The teenage perspective: meet Alex
When 15-year-old Alex swapped the home comforts of Surrey for a trip to India, he realised how lucky he was. In his own words he tells of the people, stories and sights he encountered when he was introduced to Salaam Baalak Trust...
Imagine being a small child and getting on a train and you do not know where it's heading and you are on your own being left to fight for yourself. It is difficult to really picture it, but it does sound very harsh and unfair for whoever it is happening to, doesn't it?
Image: Alex, third from right, with his brother Will, parents, and SBT City Walk guides Anni, Ejaz and Junaid.
Today I am going to talk to you about Salaam Balaak Trust, an Indian charity that rescues homeless children who have arrived by train on their own into New Delhi railway station, their main base of operations.
Salaam Baalak is an Indian non-profit and non-governmental organisation that provides a sensitive and caring environment to street and working children in Delhi. The charity was created after the making of the film Salaam Bombay. From three staff members and 25 children on a balcony of a police station 30 years ago, the organisation has grown to 200 staff members and provides support for over 9,000 children across Delhi.
Every year, Salaam Baalak Trust rescues over 5,000 children who are in a vulnerable position. On average 200 of those children will have been rescued from a critical situation such as abuse, human trafficking and child labour.
"On my 5th birthday my grandmother put me on a train on my own"
I was lucky enough to have a tour with the charity round the deprived streets of Delhi and my guide, Aarav told me his story. This is what he said to me:
"I lived in a small village far from here where there was no police and no law. My father would beat my family on a regular basis and there was nothing anyone could do about it. On my 5th birthday my grandmother put me on a train on my own headed for somewhere away from here. The train stopped at Delhi central station and being only 5 I did not know what I should do. This was when a member of the charity spotted me and took me to the shelter. That was 13 years ago and I am now going off to university to study economics as a degree."
Another story was from Amit, an engineer who got to where he is now because of the charity.
Amit has a family in West Bengal. He was born in a family where education was not considered to be important. Amit's father wanted him to join their family business at a young age of 12 years. However, Amit didn't want to, so he ran away and arrived in Delhi where Salaam Baalak Trust supported his education to enable him to become an engineer.
Salim, another boy I spoke to, was at a very large festival with his parents when he got lost and his parents left without him. Salaam Baalak found him and he is now an actor hoping to be in a Bollywood film.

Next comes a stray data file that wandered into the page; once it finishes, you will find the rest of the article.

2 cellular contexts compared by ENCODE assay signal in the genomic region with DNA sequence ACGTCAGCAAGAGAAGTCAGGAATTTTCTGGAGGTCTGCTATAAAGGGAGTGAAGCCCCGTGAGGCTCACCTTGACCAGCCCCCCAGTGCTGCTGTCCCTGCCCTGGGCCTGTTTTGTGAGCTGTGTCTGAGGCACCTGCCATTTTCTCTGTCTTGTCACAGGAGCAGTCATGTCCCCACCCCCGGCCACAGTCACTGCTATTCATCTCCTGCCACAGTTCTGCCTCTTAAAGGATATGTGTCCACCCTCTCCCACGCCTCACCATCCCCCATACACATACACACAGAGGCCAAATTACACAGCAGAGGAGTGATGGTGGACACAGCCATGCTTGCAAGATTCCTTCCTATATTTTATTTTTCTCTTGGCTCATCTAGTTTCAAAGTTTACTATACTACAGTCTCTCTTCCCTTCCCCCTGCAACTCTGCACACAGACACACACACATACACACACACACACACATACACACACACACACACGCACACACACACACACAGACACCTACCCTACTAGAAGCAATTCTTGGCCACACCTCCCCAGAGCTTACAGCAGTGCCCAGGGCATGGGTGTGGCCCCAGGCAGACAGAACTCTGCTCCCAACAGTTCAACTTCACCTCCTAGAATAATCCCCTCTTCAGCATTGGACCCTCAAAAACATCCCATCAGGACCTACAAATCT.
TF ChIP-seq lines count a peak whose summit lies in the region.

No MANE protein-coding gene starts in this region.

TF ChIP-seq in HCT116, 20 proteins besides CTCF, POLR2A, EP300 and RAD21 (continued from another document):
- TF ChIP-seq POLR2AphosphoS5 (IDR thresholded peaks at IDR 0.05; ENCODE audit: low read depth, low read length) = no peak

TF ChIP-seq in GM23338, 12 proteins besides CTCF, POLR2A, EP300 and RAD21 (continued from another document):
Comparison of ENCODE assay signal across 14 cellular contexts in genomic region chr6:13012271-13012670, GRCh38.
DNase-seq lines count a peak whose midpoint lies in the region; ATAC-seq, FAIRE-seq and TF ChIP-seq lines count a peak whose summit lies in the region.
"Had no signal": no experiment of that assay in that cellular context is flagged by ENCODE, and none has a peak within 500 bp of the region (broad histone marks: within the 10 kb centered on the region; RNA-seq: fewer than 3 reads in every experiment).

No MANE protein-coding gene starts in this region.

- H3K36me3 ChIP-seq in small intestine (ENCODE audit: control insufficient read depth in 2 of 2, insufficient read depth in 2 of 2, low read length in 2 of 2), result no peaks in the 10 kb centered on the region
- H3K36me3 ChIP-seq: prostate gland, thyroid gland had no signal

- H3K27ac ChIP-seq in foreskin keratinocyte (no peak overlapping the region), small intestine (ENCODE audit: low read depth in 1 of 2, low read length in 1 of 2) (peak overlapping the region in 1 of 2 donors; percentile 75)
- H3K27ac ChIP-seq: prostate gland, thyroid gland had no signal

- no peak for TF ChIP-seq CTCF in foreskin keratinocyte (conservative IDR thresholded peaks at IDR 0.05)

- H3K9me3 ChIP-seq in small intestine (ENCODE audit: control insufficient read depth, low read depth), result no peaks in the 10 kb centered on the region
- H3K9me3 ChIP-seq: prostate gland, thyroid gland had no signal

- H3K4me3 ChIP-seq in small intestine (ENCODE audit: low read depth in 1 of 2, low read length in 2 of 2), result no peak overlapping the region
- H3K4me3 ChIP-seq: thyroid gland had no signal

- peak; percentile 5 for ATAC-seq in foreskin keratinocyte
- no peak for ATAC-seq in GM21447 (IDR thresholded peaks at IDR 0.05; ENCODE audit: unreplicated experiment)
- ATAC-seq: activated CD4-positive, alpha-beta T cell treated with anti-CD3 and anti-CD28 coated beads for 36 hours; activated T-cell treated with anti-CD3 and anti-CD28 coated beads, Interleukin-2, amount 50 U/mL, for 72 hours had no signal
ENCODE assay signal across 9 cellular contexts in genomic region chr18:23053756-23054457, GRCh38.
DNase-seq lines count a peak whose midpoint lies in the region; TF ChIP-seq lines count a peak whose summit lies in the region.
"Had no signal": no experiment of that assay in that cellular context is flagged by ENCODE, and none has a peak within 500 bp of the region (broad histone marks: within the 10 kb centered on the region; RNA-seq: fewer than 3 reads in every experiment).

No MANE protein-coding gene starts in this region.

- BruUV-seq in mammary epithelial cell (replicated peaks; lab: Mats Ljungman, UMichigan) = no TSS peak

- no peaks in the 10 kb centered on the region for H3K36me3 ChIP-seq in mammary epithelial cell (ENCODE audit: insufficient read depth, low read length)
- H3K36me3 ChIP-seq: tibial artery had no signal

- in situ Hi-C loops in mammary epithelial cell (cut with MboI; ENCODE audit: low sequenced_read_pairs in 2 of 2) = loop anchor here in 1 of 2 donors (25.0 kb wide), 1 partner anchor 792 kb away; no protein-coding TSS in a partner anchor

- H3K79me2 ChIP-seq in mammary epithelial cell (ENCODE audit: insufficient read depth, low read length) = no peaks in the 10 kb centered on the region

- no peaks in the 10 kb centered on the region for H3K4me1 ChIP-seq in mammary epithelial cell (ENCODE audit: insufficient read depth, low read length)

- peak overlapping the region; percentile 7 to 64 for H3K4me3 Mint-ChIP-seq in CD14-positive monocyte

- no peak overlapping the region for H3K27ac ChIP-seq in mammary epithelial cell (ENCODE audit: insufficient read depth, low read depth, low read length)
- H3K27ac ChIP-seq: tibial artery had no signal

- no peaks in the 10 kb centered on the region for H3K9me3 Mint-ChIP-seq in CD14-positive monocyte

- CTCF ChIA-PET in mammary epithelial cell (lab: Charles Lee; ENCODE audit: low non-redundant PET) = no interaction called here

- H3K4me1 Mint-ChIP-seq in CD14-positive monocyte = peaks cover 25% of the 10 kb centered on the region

Many of the children would be homeless or dead
The charity gives children a chance at life by giving them somewhere to live and food to eat. They put the children through school and college so that they can thrive in later life. Without the charities help, many of the children would be homeless or even dead.
Over the years, Salaam Balaak Trust has helped over 81,000 children. The charity has had two children who have completed their engineering degrees and one boy who is currently pursuing engineering, three who have completed their Masters in Arts programme, nine who have won scholarships for advanced programmes to American Universities, 43 children in various graduation programmes sponsored by an Australian University, and many more who are pursuing their academic career in schools and colleges across India.
There are several ways that you can donate to the charity - for instance, my dad ran the London marathon and raised £2,000 to help the children with their education and living qualities. Other ways you can donate to the charity is by buying their merchandise or paying to go on a guided tour round the streets of Delhi. There is also the normal way of just donating money to the charity. Each and every one of these options will help a child to receive a better life.
Some of the money you donate goes towards funding an annual tour which consists of going on a small holiday for the children who have been affected the most by their experiences. For example, a group of 78 girls went to the mountains of Manali, several hours away from Delhi.
Image: taken by Alex on the streets of Delhi during the City Walk
People were cooking on the floor
My personal favourite is the walking tour as you get the chance to see Delhi for what it really is and not what it looks like from the surface. The tour consisted of meeting children who had been rescued by the charity and walking down narrow streets. The condition of the streets shocked the whole family as we walked past open sewers and toilets. People were cooking on the floor and the hygiene was some of the worst I had ever seen. It makes the worst places in the UK seem quite nice. On returning to the hotel, I really started to understand just how lucky I was and how much that I took for granted. The tour made a lasting impression on me.
Image: taken by Alex of the street conditions in Paharganj
To conclude, I believe that Salaam Baalak Trust is a vital part in many kids lives and without their help these kids will not do as well in their life and a few might still be in the same position as when they first arrived in Delhi.
Many thanks to Alex for sharing his story with us. We'd love to hear your experience of the City Walk, meeting SBT beneficiaries or volunteering so please email us if you'd like to be considered for the next newsletter.
If you have plans to be in Delhi soon, you can follow in Alex's footsteps by signing up to the SBT City Walk here.